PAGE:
July 13, 2010 in Features

For some, networking online really working out

Dallas Morning News
 

Tommy Johnson connects with other triathletes online while training for competitions.
(Full-size photo)

DALLAS – When Libby Jones, who is four months pregnant, posted on Facebook that she was going to take a Zumba class, a comment immediately popped up:

“It will get your heart rate waaaay up there, so be careful!” To which Jones, 30, replied: “Oh, I didn’t know that! Thanks! I’ll wear my heart-rate monitor and keep an eye on it!”

After earning his MBA in 2003, Tommy Johnson had time to ride his bike again. He went online in search of coming races and found beginnertriathlete.com. Next thing you know, he’s connecting with strangers, recording his workouts and doing seven to 10 triathlons a year. It’s even led him into coaching for Texas Triple Threat, a triathlon training club.

Exercise is something we do for ourselves. It’s also often better shared. In these days of social networking, that means a lot more than telling a friend at work about a good training run or grousing to a sister about hot your tennis match was. Instead, it means doing a little perusing, a little clicking, a little sharing. Feeling competitive? Then compare your workout to someone else’s, ask for advice, offer it.

You can register for any number of websites, usually at no cost for the basic level, or just update your friends on Facebook or Twitter. You can use the Nike+, which goes into your shoe and, through your iPod, tracks your pace, distance, time and calories burned. Later, you share the information online.

“In some ways,” Jones says, “it feels so nerdy or geeky, like a futuristic society where we’re so dependent on our computers, with all these social media destroying the framework of social interactions. That’s so ridiculous. It’s completely the other way. It’s bringing you together with people you never get to see.”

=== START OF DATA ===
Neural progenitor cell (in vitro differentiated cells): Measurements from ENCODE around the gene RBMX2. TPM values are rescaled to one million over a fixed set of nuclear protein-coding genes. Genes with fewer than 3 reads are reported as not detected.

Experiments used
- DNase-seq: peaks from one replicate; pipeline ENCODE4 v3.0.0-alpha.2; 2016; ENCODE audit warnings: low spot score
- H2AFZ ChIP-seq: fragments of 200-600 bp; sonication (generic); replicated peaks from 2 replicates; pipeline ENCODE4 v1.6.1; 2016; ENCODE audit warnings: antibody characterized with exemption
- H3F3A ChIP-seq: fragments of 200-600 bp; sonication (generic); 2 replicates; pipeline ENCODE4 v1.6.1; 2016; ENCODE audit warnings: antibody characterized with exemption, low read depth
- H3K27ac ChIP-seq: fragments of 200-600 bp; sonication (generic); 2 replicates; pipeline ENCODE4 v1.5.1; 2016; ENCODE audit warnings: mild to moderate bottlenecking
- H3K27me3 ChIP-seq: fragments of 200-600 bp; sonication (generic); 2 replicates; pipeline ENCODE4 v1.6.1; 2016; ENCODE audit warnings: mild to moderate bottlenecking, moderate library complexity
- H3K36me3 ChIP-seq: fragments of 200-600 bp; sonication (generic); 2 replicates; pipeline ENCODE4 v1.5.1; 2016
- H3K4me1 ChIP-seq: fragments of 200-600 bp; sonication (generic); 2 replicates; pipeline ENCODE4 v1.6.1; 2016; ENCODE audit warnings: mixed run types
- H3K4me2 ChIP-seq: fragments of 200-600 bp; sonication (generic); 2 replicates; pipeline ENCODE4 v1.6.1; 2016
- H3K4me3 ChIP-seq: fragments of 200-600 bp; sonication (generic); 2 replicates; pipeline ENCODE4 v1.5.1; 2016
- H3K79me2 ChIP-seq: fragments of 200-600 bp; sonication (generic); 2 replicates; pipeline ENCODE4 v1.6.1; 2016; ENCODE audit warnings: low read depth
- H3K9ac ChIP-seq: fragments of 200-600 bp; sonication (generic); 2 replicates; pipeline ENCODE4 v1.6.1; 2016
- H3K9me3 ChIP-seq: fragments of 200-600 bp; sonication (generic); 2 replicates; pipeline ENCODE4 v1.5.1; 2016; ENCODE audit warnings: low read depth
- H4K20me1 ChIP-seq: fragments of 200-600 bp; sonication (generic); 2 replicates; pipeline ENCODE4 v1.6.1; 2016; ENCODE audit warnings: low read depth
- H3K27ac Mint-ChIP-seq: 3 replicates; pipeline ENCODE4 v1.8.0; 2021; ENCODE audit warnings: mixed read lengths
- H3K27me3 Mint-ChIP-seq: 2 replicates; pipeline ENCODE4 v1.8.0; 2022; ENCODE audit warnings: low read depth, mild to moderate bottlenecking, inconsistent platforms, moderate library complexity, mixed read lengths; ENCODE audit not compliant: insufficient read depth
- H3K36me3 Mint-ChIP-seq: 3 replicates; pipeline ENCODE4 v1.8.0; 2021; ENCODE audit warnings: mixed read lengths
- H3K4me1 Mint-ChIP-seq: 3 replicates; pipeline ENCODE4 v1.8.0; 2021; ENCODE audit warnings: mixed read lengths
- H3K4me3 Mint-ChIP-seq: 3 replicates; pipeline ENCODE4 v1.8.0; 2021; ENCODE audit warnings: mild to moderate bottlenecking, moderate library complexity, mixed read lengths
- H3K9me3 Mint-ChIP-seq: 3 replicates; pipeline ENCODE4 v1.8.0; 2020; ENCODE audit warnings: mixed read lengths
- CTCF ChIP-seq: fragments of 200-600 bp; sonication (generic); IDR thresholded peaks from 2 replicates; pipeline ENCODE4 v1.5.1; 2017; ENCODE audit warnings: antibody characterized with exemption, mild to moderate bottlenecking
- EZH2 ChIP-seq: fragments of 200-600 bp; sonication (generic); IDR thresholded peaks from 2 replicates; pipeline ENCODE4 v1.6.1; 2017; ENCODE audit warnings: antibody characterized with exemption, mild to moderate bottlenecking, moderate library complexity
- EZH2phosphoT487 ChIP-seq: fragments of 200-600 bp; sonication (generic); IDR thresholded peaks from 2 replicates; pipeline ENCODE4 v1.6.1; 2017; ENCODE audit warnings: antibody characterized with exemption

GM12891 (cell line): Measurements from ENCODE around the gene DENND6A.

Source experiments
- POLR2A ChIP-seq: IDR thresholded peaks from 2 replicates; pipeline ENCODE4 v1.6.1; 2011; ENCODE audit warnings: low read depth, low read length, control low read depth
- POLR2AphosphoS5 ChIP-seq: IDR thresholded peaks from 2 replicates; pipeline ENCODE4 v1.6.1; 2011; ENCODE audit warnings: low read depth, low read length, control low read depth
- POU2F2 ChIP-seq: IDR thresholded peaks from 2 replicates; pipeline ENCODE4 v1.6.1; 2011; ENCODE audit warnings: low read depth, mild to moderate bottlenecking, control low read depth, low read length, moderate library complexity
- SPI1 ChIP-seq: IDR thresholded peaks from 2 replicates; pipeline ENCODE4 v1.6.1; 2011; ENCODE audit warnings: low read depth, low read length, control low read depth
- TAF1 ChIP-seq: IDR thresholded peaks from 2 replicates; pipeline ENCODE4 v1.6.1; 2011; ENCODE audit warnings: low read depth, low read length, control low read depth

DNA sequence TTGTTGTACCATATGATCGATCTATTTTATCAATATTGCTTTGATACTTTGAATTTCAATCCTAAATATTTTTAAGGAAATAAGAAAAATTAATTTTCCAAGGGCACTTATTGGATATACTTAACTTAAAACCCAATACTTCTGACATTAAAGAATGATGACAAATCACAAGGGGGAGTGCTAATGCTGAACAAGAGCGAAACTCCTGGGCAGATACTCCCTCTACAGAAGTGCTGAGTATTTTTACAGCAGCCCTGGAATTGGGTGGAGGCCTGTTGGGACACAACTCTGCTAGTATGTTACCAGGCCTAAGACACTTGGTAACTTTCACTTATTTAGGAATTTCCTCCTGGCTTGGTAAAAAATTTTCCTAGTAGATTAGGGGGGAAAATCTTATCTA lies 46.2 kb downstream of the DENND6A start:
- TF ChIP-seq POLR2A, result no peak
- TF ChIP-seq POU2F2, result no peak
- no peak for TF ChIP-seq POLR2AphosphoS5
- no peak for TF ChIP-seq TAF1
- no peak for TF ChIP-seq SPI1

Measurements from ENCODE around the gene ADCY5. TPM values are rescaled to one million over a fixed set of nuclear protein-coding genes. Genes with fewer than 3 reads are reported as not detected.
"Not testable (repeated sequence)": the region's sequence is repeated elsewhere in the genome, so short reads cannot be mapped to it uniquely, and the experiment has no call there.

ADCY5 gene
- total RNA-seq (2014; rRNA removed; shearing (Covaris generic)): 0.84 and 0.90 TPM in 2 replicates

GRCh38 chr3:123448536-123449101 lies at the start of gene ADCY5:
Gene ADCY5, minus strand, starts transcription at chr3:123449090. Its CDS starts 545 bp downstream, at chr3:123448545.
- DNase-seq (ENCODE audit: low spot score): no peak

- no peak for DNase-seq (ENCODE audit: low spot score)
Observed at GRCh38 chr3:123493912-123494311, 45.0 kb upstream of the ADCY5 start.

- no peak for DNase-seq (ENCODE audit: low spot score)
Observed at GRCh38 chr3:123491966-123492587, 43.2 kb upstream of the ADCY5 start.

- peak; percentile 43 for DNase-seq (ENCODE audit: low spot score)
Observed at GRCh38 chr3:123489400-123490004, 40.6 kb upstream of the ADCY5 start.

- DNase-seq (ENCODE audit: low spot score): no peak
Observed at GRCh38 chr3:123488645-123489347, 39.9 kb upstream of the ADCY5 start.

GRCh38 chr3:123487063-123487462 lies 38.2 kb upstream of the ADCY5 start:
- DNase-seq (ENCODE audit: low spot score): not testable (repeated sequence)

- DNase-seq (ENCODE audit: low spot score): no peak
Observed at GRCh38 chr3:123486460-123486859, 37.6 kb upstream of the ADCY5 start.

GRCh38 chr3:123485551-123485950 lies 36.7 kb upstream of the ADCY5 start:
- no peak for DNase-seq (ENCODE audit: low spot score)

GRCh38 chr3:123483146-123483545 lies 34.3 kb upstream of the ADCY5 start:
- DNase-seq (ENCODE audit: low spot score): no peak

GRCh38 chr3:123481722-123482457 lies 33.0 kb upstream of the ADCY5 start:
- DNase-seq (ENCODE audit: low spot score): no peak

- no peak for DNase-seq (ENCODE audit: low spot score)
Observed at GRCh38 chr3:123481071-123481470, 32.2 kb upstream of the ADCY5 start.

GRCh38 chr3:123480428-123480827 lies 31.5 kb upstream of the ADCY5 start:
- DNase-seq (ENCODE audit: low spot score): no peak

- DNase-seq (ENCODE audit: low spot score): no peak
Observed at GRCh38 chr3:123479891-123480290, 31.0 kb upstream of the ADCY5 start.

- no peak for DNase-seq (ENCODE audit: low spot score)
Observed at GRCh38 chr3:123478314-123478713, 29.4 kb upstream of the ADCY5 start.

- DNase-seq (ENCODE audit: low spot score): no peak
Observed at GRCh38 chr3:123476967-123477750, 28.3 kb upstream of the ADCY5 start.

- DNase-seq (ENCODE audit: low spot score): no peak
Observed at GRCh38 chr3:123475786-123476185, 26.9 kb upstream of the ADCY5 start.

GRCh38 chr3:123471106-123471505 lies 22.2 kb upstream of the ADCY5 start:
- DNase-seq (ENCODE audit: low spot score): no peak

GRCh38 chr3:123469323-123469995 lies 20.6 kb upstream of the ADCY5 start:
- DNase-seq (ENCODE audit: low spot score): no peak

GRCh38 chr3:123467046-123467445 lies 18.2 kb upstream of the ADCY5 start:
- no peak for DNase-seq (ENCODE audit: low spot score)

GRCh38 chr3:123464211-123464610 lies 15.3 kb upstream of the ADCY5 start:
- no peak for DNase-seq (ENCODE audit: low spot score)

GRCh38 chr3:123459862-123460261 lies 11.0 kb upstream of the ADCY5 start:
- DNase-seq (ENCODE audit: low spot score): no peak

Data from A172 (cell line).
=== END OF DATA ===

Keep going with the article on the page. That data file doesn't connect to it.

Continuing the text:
During her two years as president of the Dallas Running Club, Jones spent many hours and many miles at White Rock Lake with fellow runners. When her term ended, traveling 45 minutes each way from her home in Allen didn’t make as much sense. She began staying connected through dailymile.com, Twitter and her blog. She kept readers up to date on her running streak of 63 days. Without their encouragement, she says, she would have stopped.

When she became pregnant with her second child, and her doctor warned her about getting her heart rate too high, Jones began recording other workouts.

A time or two, she admits, she’s posted her workout before she actually did it. That way, she knew she’d have to follow through.

“It’s the ultimate accountability,” Jones says. “You’ve published it, and you can’t lie.”

Sample post: “Finished another Zumba class tonight. Okay, the Zumba thing is growing on me. It’s helped by the fact that this instructor didn’t insist on you shaking everything your momma did or didn’t give you the entire hour. I liked these dance/cardio moves better.”

When Johnson was training for the Ironman Louisville in Kentucky last August, he was corresponding on beginnertriathlete.com with a variety of fellow participants. One decided to order T-shirts so everyone in the group would recognize one another.

“We got to the athletes’ dinner before the race, and we all have these fluorescent, lime-green T-shirts,” says Johnson, 49. “About 20 of us showed up, and we all sat together.”

Without social networking, he says, he would never have met many of the people who are in his life these days.

“The first Beginner Triathlete person I met was at a race in Lubbock,” Johnson says. “We didn’t arrange to meet, but I saw her bike rack and her standing by it. I must have seen a picture of her online, so I went up and started talking.”

Turns out she’s in the U.S. Air Force and often posts from Iraq. Other U.S. troops do so as well.

“Pretty inspiring,” Johnson says. “People who’ve lost 100 pounds and are doing their first triathlon, or others who trained all year but didn’t finish. They say, ‘I’ll be back next year.’ ”

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